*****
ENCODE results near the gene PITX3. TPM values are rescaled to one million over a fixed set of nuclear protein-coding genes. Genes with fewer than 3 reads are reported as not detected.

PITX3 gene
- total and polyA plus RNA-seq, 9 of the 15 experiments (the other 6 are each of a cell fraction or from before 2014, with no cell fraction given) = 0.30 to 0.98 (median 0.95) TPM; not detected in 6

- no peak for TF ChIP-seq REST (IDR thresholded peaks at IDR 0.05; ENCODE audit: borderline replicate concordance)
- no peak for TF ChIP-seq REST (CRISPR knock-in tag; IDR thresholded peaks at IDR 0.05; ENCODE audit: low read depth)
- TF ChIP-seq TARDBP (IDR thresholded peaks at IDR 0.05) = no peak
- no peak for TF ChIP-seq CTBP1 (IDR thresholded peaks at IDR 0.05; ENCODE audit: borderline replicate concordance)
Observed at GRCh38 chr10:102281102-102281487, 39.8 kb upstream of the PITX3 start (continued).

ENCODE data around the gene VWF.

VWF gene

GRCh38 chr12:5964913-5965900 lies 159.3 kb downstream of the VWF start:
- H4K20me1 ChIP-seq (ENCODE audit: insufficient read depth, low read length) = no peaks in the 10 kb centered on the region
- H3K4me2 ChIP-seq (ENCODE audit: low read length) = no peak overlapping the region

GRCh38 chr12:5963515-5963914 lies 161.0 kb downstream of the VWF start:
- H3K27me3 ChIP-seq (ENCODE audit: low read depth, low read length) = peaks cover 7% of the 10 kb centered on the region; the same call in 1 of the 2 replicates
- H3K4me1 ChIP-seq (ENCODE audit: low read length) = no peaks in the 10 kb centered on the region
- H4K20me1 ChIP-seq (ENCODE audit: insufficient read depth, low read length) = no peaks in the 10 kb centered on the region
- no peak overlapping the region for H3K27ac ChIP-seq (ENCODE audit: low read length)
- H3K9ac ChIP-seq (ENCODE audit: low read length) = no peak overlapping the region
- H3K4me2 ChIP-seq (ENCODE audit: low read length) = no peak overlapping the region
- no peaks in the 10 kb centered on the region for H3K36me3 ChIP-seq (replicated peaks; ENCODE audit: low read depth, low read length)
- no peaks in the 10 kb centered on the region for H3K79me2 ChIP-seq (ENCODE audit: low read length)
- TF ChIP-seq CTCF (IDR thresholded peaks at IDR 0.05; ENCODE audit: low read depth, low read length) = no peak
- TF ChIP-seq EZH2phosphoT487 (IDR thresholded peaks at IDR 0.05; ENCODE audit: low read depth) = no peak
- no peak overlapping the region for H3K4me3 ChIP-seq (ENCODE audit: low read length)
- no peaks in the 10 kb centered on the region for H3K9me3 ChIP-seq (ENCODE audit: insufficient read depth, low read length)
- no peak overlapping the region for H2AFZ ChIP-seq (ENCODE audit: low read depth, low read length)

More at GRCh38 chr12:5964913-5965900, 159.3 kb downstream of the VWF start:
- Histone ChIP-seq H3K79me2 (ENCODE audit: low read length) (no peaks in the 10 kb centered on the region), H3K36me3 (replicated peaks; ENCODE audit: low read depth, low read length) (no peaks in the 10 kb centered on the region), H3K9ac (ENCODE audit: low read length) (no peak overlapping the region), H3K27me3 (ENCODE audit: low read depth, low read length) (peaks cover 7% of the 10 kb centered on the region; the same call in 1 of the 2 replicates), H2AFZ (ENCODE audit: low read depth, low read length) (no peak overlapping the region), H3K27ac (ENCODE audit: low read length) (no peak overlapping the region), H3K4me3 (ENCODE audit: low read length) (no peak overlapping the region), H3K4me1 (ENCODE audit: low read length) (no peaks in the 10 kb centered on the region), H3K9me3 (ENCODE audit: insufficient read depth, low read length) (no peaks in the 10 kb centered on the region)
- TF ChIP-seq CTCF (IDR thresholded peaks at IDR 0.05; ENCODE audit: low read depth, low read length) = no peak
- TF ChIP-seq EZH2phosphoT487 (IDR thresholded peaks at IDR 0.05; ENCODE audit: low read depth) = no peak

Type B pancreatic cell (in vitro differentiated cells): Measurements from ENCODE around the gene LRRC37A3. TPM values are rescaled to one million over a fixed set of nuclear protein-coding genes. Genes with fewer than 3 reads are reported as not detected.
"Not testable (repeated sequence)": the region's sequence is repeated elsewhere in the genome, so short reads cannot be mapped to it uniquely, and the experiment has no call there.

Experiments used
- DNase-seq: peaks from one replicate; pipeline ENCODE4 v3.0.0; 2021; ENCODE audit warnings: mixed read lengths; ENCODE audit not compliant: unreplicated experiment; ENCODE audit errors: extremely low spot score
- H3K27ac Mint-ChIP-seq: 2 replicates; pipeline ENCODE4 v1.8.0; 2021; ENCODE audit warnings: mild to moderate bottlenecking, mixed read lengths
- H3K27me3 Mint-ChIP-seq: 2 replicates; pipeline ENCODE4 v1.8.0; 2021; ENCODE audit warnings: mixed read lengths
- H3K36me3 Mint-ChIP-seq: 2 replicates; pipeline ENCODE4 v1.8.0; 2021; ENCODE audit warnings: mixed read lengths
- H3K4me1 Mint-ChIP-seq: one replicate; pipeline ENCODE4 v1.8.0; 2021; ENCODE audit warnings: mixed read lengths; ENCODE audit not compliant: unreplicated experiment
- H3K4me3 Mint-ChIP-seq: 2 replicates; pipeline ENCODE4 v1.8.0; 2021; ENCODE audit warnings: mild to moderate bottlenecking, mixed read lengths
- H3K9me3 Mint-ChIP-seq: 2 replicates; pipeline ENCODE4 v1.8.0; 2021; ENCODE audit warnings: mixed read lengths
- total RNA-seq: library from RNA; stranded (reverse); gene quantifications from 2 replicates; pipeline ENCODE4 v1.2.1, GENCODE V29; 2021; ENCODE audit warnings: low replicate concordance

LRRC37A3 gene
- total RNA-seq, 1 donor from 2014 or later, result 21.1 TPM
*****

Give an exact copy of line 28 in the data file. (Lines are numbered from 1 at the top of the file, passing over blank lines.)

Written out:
More at GRCh38 chr12:5964913-5965900, 159.3 kb downstream of the VWF start: